Behind-The-Scenes of NORTHERN PROTECTOR (Heroes of the Tundra Book 2)

We’re starting the last month of 2020 – December! This will be my third December bringing out a book set in Churchill, Manitoba, the real Canadian town set on the polar bear migration path along the southern shores of Hudson Bay. I’m thrilled to be bringing this last book of the trilogy to you next week, Tuesday, December 8, 2020.

I thought you might like to see photos of the real places I mention in the book. In fact, they’ve been mentioned in both NORTHERN DECEPTION, and last year’s NORTHERN HEARTS. My husband and I went up to Churchill in July, 2019 for a week-long research trip so that I could make sure I got all of the summertime details correct for NORTHERN PROTECTOR. It was a bucket-list experience!

This is the town’s LAZY BEAR LODGE which was the inspiration for my “Great Northern Lodge & Restaurant”. I don’t have a photo for “Ruby’s Cafe & Emporium” because it’s inspiration was GYPSY’S BAKERY which burned down on Mother’s Day 2018, before NORTHERN DECEPTION ever came out.

This is the real-life CHURCHILL NORTHERN STUDIES CENTRE. I had to change the name for my books because my publisher doesn’t allow us to use real place names (other than towns, obviously). So, this place became the ARCTIC RESEARCH SCIENCE CENTRE in all three books. In real-life they study all manner of arctic biology, not just the polar bears. Students and scientists from all over the world come here to do research on the Canadian arctic.

This is the huge only-store-in-town for groceries/furniture/hardware/pharmaceuticals. In my books, I renamed it The Gateway so that I wouldn’t have any copyright issues. It’s a ginormous barn of a place, where a case of soda pop costs $26.00, as does a pack of cigarettes. A case of 12 bottled water was $24.00. It’s the cost of flying everything up north. The train brings up passengers but goods are flown in.

This is the 737 we flew up on, and is the same as the one I described in NORTHERN PROTECTOR. Cargo goes in the front half of the plane and passengers sit in the back half. Things are carefully situated so that the plane is loaded on the level. Everyday items people need are flown up once a week.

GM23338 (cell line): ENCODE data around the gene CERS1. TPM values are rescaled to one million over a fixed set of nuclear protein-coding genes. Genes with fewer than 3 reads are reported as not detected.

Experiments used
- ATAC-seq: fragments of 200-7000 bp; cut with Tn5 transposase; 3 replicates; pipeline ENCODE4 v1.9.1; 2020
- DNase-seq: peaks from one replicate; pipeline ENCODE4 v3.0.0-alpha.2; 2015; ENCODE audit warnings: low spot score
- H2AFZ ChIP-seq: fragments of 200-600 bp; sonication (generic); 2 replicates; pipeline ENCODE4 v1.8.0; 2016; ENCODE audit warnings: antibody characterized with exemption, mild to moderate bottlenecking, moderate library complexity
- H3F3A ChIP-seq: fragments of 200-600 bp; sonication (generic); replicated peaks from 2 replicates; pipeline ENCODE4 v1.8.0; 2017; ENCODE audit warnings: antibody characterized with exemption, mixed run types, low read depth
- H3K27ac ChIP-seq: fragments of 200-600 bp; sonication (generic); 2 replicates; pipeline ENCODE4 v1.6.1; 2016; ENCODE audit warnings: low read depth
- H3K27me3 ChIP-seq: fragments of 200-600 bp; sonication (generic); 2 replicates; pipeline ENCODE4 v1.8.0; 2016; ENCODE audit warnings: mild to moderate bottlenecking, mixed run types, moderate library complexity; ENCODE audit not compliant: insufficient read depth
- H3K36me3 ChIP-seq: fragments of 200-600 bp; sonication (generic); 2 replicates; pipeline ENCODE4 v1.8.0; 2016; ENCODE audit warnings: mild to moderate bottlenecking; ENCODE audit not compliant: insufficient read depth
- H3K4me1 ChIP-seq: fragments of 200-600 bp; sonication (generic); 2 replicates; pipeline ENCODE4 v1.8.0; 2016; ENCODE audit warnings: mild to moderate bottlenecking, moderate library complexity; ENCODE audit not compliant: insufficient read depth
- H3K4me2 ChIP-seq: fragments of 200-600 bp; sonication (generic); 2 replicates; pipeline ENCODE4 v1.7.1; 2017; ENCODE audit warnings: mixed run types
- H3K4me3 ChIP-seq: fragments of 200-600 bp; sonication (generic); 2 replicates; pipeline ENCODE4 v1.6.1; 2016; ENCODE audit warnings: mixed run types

Houses are “rowed” together to save on heating. Some are one-storey like these and other streets have two-storied models but they all are attached to save on heating costs. These are what I imagined Joy and her daughter Emberlyn living in.

On the edge of town, down at the shoreline/beach area, stands this Inukshuk. I mention it briefly in all three books, but in NORTHERN PROTECTOR it’s mentioned because the high school kids go down here to drink and party. Which according to a couple of townspeople, is pretty much what goes on during the spring and summer time. Still, they have to be careful because a polar bear can appear along the shore at any time.

We were up on the off-season for polar bears, although our tour group spotted a mother bear and her two cubs walking along the shore. In November and December, tourists comes from all over the world – and especially from China – to see Churchill polar bears as they come from inland to go out onto the sea ice again for the winter. These Tundra Buggies are what we took out into the Wildlife Management Area I describe in my books. They’re high enough to keep the bears at a distance, and have thick enough metal that the bears can’t break through it.

Here’s the mother bear we spotted. Her two cubs had just walked by and she heard something behind her that made her go up on her hind legs to investigate it. Polar bears can hear up to two miles away. They’re eyesight is as good as a human with 20/20 eyesight. They’ve adapted extraordinary abilities in order to survive in an arctic environment.

The tundra isn’t completely flat. In the front of this photo, you can see the willow bushes I describe in NORTHERN PROTECTOR. They’re like willow trees except they never grow past 2 to 3 feet tall and branch out horizontally. Polar bears love to sleep underneath them and townspeople know better than to walk in areas that have willow bushes. We saw this from the tundra buggy. That’s a caribou in the centre of the photo. The water is melted permafrost.

Next Tuesday on release day, I’ll share some more photos of the real places in NORTHERN PROTECTOR. I hope you enjoy this book as much as I did writing it.

What’s on your bucket list? Do you have any desire to travel to the arctic/wilderness areas to see polar bears or other big game?